The macro-context is the emergence of affordable VR headsets (Occulus Rift, HTC Vive, Playstation VR) and virtual reality applications designed for consumers: virtual communities, social media, video games, new media and interactive movies, etc. Major industry players including Sony, Google, Samsung, Facebook and Microsoft are investing massively in this area. The consumer VR market is forecast to be worth tens of billions of dollars by 2020. In most such applications, users are represented by an avatar, whose physical and morphological attributes may be very different to the user’s own. Numerous other VR applications also represent the user as a virtual avatar, including teaching and physical training applications. Another area in which VR is used is film-making with special effects, in which actors are very often required to embody characters with very different bodies to their own: animals, mutants, etc. The need to research the topic of VR representations (avatars), their adoption, their ability to influence self-perception and self-representation or even the user’s behaviour in a VR environment has never been more critical.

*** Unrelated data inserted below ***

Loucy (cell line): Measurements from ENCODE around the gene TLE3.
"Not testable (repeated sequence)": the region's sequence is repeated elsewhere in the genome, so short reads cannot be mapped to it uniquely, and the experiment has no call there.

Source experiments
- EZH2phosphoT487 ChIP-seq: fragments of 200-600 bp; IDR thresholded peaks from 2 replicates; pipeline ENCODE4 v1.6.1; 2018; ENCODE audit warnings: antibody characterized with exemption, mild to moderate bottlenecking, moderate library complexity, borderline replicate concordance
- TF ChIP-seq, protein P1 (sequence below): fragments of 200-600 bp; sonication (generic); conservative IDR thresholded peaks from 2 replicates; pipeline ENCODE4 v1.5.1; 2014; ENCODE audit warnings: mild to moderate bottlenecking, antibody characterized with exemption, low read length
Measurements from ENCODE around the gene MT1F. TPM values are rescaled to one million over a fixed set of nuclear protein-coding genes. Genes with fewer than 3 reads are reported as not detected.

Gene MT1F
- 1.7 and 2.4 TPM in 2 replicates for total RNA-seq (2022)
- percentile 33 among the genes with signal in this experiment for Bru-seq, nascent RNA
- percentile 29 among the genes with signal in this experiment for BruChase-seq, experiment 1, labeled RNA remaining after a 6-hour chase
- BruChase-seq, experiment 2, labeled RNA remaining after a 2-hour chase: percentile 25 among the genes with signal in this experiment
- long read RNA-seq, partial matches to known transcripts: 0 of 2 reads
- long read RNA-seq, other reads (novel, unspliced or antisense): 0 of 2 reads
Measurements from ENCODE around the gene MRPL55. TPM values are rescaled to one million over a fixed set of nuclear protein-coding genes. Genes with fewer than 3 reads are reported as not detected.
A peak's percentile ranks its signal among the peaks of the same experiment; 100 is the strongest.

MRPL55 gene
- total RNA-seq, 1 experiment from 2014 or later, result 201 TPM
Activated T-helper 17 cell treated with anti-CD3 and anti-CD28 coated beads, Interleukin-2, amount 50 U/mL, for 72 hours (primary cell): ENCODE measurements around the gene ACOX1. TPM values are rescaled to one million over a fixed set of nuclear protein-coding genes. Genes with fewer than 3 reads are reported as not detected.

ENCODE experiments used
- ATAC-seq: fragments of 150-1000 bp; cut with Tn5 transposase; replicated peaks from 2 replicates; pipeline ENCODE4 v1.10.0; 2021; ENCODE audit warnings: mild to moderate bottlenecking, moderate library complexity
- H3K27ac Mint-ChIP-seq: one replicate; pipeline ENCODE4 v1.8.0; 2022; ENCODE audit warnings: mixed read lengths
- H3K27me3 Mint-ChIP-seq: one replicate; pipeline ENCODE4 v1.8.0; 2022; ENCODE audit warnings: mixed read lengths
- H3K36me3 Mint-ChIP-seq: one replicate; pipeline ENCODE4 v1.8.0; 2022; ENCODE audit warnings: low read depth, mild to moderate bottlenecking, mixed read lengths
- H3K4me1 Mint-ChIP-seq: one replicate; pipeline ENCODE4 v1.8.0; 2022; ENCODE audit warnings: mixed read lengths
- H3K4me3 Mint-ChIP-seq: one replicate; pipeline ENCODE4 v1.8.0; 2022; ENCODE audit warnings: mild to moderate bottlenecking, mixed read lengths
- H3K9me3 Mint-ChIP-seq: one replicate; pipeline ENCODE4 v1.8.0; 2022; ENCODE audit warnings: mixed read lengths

This novel experimental platform is now available for third-party use, enabling further research in fields concerned by the issues raised, including neuroscience, cognitive science and psychology. It may also be useful to medical personnel wishing to study the clinical potential of VR technologies.